Pardon Our Aural Dust – We’re Moving!

Update December 19: Web streaming is back!

Thanks for bearing with us through the move as construction continues at our “New Home on the Range” in Marfa – the new headquarters for Marfa Public Radio and West Texas Public Radio.

Web streaming is now back up – tell your friends!

NPR and most syndicated programming (Science Friday, This American Life, etc.) continues on the dial at 93.5 FM.

We’ll be on the air with a mix of Talk at Ten interviews and special holiday programming through Christmas week. Our regular local host for Morning Edition will also be gone through the week, but we’ll still have news and information in the mornings for most of the week.

With the holidays coming up, we’re giving our dedicated volunteer music DJs a break for the rest of December. We expect to have your favorite evening music shows back on the air in January.

Meanwhile, construction continues at the new studios. Stay tuned for details on an open house we’ll be hosting to celebrate the move!

We sincerely apologize for the delays and the programming interruptions, but we again ask for your patience and continued support of non-profit public radio in West Texas.

There’s still time to make a special year-end contribution to Marfa Public Radio to help us offset the costs of the move. It’s an expensive undertaking for a small radio station in a small town, but with your help we can build a lasting legacy for news, art and cultural programming in Far West Texas.

Surveying the Sandia Springs Wetland, Reeves County, Texas, 2011. (Megan Wilde)

Surveying the Sandia Springs Wetland, Reeves County, Texas, 2011. (Megan Wilde)

In West Texas, A Little Water Goes a Long Way

In Far West Texas, a little water goes a long way. Balmorhea ranchers Don and Ellen Weinacht learned that in 2001, when they turned over part of their cattle ranch to create a wetland for migrating birds. Now, three years later, their investment is paying off. For Marfa Public Radio, Megan Wilde has more.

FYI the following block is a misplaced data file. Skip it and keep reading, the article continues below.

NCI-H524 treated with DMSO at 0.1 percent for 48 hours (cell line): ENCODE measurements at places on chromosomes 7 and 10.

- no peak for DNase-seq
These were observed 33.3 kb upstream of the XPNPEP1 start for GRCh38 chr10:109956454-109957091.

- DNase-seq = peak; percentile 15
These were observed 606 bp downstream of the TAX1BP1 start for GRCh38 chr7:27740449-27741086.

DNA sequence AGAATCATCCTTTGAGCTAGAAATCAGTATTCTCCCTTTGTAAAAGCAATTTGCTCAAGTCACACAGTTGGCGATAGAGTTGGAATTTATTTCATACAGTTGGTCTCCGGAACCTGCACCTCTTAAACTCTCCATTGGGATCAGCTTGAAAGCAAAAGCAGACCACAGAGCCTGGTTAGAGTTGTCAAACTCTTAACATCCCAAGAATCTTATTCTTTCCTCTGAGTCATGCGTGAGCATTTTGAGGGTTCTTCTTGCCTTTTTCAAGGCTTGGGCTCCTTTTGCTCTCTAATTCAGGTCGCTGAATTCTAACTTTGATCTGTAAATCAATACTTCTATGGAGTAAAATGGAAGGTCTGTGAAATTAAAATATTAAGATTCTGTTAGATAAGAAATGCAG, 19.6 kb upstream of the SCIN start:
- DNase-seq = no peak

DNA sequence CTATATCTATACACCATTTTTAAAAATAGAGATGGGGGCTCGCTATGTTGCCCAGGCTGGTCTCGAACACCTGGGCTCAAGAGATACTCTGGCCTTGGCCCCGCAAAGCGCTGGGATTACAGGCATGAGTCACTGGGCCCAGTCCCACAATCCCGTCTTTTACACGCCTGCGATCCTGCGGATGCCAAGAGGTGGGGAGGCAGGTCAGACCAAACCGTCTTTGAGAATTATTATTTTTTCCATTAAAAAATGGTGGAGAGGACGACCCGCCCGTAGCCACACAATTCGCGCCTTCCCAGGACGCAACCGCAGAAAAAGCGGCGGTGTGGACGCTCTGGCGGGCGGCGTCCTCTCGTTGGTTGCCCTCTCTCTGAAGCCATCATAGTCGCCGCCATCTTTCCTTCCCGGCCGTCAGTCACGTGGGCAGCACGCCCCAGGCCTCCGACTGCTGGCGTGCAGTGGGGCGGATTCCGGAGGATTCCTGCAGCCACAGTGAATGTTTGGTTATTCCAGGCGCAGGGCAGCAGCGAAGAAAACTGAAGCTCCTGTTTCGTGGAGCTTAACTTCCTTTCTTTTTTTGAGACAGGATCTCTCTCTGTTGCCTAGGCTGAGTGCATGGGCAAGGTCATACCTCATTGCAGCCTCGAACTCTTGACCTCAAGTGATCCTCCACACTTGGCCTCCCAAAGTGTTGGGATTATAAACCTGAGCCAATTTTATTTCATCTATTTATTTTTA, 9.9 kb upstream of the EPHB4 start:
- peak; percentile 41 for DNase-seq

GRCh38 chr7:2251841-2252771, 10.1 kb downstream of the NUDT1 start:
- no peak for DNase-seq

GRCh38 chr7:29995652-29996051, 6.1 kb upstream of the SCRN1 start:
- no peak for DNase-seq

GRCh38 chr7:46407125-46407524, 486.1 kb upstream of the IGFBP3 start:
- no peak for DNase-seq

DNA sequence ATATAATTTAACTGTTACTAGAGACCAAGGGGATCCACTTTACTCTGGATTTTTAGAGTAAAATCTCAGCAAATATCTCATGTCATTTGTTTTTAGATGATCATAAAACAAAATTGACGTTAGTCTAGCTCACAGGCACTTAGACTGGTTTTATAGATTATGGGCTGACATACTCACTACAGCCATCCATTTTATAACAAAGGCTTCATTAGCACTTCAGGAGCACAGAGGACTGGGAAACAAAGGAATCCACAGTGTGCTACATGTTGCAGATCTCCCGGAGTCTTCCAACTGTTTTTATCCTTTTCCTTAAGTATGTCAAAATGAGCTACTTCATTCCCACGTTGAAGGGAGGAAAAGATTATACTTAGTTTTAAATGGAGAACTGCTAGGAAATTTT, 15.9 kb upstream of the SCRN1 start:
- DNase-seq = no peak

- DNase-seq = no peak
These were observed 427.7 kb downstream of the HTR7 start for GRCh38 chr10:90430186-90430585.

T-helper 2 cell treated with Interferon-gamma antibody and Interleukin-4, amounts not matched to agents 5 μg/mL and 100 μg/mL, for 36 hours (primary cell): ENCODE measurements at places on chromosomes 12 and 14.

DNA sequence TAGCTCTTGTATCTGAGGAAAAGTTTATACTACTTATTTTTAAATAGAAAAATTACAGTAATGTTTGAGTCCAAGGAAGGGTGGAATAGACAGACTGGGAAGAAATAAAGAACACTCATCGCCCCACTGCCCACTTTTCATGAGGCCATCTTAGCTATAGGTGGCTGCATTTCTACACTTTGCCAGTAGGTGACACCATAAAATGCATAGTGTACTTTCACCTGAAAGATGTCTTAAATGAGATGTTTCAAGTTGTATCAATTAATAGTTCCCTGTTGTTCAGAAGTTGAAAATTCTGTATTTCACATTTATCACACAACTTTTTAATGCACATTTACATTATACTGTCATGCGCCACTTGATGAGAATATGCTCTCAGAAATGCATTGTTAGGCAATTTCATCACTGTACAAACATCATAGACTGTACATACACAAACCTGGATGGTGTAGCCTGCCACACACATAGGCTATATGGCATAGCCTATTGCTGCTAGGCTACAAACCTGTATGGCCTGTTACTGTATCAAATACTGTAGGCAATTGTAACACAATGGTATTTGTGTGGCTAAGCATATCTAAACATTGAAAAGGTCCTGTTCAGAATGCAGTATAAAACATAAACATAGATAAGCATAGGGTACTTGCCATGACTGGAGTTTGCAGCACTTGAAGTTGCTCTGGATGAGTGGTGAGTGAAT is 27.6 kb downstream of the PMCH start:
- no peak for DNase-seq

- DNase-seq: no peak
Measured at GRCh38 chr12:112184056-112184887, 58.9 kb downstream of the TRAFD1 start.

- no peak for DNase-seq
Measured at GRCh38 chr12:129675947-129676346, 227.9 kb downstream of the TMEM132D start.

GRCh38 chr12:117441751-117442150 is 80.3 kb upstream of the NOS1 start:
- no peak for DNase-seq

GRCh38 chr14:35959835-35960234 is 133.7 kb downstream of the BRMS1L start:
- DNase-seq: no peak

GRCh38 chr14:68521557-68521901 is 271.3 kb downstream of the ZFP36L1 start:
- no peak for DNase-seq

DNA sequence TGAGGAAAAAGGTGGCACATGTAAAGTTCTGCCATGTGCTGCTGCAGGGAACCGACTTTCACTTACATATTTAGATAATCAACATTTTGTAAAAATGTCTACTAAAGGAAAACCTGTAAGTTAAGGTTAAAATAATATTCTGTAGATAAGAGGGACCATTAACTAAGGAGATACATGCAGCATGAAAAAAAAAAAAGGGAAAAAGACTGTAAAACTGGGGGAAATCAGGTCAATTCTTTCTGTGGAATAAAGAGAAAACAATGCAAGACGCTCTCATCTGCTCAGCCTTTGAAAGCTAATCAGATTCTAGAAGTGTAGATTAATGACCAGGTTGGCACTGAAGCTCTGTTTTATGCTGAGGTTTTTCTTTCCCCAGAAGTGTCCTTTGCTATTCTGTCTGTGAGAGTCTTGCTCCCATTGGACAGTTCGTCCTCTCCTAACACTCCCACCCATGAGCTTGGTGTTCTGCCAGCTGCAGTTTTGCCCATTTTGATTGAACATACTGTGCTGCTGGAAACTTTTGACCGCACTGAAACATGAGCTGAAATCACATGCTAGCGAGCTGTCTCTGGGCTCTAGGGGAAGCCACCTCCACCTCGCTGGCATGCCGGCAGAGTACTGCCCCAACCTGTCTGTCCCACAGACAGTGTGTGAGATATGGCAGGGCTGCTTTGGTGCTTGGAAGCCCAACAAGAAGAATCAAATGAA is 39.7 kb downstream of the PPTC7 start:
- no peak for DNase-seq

A few miles east of Balmorhea, semi-trucks grumble along I-10 and tractors grunt across the patchwork of hay, alfalfa and cotton fields that surround this agricultural community. But on one four-acre tract, a hundred snow geese rest and gossip in a series of shallow ponds. Here, at the Sandia Springs Wetland, Reeves County rancher Ellen Weinacht is growing a different crop than her neighbors.

Well they first thought we were nuts. I mean, they don’t explain to me why they’re farming whatever they’re farming. I’m not explaining to them why we’re farming birds.

Not just any birds. Weinacht and a team of volunteers created these ponds to cultivate food and shelter for 25 often-overlooked masters of migration. In the process, they’ve restored a piece of what was once one of the state’s largest inland oases, and discovered doing nature’s work is a lot harder than they thought.
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A pump jack in the Permian Basin. Energy interests there are buying water rights to land near Balmorhea. The sales have divided a legacy homesteading family. (Blake Thornberry via Flickr)

A pump jack in the Permian Basin. Energy interests there are buying water rights to land near Balmorhea. The sales have divided a legacy homesteading family. (Blake Thornberry via Flickr)

Balmorhea Water: A Family Divides Over Water Sales To Permian Basin

The 75 heirs of a legacy Texas homesteading family are divided.

One side wants to keep the water under a total of 11 thousand acres just north of Balmorhea, the other side is selling their water for fracking.